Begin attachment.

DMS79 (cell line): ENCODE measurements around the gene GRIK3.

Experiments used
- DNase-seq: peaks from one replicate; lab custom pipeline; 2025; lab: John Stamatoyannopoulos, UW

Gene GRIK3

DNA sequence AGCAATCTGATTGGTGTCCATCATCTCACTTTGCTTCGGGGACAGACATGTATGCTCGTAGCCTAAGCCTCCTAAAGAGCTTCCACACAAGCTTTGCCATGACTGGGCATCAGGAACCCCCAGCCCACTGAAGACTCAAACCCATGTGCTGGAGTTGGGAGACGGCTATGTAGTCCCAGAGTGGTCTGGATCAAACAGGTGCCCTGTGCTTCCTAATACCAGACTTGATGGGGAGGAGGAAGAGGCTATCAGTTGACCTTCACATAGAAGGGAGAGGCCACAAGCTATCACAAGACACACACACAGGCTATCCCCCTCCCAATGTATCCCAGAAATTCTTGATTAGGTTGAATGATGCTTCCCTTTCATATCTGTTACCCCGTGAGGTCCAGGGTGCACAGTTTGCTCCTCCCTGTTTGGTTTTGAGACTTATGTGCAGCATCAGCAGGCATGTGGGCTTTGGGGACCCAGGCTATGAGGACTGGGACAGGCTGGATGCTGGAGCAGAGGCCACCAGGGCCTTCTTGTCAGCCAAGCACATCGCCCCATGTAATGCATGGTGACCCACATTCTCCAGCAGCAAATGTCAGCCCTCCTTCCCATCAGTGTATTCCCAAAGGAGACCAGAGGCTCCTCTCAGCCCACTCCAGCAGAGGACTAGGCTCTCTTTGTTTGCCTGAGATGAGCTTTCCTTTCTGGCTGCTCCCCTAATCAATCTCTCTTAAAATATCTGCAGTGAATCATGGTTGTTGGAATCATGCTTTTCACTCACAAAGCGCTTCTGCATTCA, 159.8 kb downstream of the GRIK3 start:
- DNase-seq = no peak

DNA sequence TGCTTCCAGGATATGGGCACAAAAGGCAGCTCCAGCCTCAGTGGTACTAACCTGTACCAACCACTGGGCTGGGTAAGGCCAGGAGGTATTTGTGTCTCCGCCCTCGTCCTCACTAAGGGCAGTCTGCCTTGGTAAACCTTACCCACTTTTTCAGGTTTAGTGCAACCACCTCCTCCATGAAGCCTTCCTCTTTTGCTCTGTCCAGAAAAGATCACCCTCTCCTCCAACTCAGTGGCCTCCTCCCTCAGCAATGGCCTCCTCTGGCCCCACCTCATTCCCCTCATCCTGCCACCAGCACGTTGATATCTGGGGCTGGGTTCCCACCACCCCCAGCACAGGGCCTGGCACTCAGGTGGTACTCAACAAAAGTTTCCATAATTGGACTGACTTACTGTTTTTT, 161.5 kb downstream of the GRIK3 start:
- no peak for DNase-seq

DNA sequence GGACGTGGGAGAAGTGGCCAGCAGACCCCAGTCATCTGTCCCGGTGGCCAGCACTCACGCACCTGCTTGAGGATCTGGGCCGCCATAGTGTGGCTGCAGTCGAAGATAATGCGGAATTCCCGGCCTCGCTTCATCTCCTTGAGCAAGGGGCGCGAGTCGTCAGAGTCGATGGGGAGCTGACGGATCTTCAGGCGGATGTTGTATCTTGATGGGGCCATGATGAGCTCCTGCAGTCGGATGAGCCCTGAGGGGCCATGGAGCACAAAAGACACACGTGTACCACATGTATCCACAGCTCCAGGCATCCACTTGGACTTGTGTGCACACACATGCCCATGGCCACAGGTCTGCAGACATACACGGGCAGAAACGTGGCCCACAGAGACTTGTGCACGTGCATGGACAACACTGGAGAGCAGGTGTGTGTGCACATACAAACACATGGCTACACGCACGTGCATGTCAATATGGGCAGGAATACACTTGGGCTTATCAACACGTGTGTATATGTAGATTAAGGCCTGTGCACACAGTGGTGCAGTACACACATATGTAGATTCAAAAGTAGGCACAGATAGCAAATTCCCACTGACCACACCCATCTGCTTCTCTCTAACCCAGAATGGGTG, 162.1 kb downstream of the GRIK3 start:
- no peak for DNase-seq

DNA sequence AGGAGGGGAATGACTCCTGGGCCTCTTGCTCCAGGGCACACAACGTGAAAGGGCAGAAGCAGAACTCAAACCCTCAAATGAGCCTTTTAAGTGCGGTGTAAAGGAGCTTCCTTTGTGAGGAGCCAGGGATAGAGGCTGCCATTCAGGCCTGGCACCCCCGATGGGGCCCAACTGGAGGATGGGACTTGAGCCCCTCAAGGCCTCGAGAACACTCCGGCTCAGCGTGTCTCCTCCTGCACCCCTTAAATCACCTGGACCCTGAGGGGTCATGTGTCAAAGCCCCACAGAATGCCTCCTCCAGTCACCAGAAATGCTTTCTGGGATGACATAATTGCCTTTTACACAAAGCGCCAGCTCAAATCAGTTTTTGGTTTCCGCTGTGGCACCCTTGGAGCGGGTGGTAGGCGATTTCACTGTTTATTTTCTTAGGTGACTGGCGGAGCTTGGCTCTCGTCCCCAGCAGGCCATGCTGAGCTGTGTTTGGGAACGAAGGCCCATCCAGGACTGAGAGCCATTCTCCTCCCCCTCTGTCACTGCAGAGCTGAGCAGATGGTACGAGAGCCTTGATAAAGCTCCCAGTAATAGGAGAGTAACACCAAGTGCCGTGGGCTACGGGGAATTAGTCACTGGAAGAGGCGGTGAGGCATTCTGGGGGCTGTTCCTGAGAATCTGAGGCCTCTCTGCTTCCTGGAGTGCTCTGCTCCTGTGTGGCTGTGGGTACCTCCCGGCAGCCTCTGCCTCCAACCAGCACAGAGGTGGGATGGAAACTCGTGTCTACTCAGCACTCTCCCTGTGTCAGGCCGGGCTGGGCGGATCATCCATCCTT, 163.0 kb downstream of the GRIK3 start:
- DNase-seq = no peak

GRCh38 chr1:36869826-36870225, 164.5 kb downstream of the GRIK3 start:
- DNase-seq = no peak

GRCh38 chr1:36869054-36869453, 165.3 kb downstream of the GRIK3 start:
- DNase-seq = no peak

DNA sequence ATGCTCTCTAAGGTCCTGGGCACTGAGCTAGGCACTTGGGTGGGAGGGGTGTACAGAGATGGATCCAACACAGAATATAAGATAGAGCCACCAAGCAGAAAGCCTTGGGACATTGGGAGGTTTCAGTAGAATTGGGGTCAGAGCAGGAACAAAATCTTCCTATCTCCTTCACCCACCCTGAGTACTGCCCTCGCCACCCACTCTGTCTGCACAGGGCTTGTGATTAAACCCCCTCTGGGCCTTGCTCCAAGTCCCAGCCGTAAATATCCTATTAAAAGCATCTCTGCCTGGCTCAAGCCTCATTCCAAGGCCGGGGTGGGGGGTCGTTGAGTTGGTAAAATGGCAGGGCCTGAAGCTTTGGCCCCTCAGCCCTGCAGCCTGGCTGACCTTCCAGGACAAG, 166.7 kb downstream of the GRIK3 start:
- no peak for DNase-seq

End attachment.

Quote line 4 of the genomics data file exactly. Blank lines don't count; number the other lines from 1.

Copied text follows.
Gene GRIK3